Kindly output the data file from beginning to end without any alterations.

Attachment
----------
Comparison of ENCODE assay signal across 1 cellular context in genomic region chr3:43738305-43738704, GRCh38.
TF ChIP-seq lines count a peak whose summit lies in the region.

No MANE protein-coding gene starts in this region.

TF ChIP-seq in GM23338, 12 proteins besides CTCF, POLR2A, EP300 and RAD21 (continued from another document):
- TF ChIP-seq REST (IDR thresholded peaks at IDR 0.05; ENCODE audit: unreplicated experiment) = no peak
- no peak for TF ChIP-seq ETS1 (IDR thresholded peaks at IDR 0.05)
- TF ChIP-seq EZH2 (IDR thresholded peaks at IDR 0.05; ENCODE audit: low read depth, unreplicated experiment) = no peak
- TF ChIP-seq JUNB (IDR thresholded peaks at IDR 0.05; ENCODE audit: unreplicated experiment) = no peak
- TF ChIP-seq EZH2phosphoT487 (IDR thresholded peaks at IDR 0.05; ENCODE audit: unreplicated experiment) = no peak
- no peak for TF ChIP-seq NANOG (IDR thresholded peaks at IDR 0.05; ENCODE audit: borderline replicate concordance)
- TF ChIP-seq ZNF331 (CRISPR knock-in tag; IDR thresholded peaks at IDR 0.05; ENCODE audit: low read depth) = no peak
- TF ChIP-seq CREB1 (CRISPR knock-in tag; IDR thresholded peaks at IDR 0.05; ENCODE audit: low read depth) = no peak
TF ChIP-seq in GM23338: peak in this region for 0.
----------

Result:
Comparison of ENCODE assay signal across 1 cellular context in genomic region chr3:43738305-43738704, GRCh38.
TF ChIP-seq lines count a peak whose summit lies in the region.

No MANE protein-coding gene starts in this region.

TF ChIP-seq in GM23338, 12 proteins besides CTCF, POLR2A, EP300 and RAD21 (continued from another document):
- TF ChIP-seq REST (IDR thresholded peaks at IDR 0.05; ENCODE audit: unreplicated experiment) = no peak
- no peak for TF ChIP-seq ETS1 (IDR thresholded peaks at IDR 0.05)
- TF ChIP-seq EZH2 (IDR thresholded peaks at IDR 0.05; ENCODE audit: low read depth, unreplicated experiment) = no peak
- TF ChIP-seq JUNB (IDR thresholded peaks at IDR 0.05; ENCODE audit: unreplicated experiment) = no peak
- TF ChIP-seq EZH2phosphoT487 (IDR thresholded peaks at IDR 0.05; ENCODE audit: unreplicated experiment) = no peak
- no peak for TF ChIP-seq NANOG (IDR thresholded peaks at IDR 0.05; ENCODE audit: borderline replicate concordance)
- TF ChIP-seq ZNF331 (CRISPR knock-in tag; IDR thresholded peaks at IDR 0.05; ENCODE audit: low read depth) = no peak
- TF ChIP-seq CREB1 (CRISPR knock-in tag; IDR thresholded peaks at IDR 0.05; ENCODE audit: low read depth) = no peak
TF ChIP-seq in GM23338: peak in this region for 0.